• particulate matter;
  • air quality forecast;
  • modeling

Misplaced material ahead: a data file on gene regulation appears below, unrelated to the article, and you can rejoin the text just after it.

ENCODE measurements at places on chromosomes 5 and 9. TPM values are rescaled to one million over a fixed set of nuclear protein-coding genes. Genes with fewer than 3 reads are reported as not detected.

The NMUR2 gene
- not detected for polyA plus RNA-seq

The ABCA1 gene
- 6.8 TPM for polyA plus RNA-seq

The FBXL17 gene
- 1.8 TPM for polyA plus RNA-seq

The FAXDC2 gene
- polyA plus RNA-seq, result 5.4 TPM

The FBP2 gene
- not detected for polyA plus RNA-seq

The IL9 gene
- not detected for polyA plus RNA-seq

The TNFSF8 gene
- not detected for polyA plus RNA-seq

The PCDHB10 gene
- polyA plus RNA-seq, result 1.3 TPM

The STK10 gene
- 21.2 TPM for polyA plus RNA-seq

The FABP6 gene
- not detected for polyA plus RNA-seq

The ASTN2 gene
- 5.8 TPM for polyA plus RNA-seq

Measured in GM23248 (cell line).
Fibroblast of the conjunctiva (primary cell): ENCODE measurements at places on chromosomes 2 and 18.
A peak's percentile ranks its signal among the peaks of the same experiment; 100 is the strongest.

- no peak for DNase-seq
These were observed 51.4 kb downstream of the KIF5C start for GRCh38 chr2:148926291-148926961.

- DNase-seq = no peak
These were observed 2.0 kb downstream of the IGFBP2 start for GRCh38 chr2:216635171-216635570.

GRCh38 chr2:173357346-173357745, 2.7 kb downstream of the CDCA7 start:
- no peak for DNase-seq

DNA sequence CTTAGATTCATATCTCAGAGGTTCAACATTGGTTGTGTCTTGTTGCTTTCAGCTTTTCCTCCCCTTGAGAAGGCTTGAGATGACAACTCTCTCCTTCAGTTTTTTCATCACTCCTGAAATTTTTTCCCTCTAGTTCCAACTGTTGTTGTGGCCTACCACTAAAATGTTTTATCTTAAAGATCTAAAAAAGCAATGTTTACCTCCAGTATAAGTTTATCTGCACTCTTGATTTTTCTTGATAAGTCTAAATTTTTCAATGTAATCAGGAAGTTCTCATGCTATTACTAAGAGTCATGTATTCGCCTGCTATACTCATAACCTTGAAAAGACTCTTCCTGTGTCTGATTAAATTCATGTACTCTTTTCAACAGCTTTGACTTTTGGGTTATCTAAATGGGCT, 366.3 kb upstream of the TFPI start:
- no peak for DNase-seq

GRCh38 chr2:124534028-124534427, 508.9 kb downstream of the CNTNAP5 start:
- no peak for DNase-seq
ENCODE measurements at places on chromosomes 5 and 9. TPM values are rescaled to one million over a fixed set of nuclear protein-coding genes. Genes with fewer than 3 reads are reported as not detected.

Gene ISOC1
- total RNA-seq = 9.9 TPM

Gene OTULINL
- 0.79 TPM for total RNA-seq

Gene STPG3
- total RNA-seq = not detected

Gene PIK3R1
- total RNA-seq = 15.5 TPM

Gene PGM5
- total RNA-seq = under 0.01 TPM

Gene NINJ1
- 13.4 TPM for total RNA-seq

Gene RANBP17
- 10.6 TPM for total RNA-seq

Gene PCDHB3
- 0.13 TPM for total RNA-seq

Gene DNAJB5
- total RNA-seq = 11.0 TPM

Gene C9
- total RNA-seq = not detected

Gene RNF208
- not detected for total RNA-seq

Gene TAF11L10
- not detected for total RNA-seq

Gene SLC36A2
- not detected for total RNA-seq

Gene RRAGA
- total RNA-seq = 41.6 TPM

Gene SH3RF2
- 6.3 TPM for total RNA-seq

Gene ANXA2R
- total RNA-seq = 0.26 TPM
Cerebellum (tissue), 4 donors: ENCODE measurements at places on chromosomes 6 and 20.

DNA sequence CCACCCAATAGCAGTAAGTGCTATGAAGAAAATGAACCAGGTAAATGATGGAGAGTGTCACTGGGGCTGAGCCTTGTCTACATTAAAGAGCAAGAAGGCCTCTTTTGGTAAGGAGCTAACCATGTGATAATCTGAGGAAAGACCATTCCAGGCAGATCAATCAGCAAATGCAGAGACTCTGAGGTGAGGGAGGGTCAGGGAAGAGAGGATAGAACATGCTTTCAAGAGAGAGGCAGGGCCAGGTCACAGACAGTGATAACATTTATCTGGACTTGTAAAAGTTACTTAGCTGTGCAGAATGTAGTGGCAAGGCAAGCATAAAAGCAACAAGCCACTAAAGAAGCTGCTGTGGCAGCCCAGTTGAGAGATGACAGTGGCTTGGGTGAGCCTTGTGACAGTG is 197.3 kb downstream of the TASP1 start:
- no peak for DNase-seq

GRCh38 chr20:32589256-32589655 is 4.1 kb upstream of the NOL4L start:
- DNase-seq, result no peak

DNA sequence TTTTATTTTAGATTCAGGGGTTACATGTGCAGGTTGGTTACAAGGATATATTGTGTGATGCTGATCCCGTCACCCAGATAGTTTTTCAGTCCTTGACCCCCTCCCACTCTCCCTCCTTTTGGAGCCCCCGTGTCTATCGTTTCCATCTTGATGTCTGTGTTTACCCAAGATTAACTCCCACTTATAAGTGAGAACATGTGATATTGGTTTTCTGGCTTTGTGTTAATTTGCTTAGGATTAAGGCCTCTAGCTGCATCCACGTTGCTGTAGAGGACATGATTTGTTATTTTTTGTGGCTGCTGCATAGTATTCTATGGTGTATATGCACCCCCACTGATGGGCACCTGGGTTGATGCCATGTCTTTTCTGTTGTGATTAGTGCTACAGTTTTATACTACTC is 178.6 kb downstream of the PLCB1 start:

[1] It is desirable for local air quality agencies to accurately forecast tropospheric PM2.5 concentrations to alert the sensitive population of the onset, severity, and duration of unhealthy air and to encourage the public and industry to reduce emissions-producing activities. Since elevated particulate matter concentrations are encountered throughout the year, the accurate forecast of the day-to-day variability in PM2.5 and constituent concentrations over annual cycles poses considerable challenges. In efforts to characterize forecast model performance during different seasons, PM2.5 forecast simulations with the Eta-Community Multiscale Air Quality system are compared with measurements from a variety of regional surface networks, with special emphasis on performance during the winter period. The analysis suggests that while the model can capture the average spatial trends and dynamic range in PM2.5 and constituent concentrations measured at individual sites, significant variability occurs on a day-to-day basis both in the measurements and the model predictions, which are generally not well correlated when paired both in space and time. Systematic overpredictions in regional PM2.5 forecasts during the cool season are noted through comparisons with measurements from different networks. The overpredictions are typically more pronounced at urban locations, with larger errors at the higher concentration range. Variability in aerosol sulfate concentrations were captured well, as well as the relative amounts of sulfur (IV) and sulfur (VI). The mix of carbon sources as represented by the ratio of organic to elemental carbon is captured well in the southeastern United States, but the total carbonaceous aerosol mass is underestimated. On average, during the wintertime the largest overpredictions among individual PM2.5 constituents were noted for the “other” category which predominantly represents primary-emitted trace elements in the current model configuration. The systematic errors in model predictions of both total PM2.5 and its constituents during the winter period are found to arise from a combination of uncertainties in the magnitude and spatial and temporal allocation of primary PM2.5 emissions, current uncertainties in the estimation of chemical production pathways for secondary constituents (e.g., NO3), and the representation of the impacts of boundary layer mixing on simulated concentrations, especially during nighttime conditions.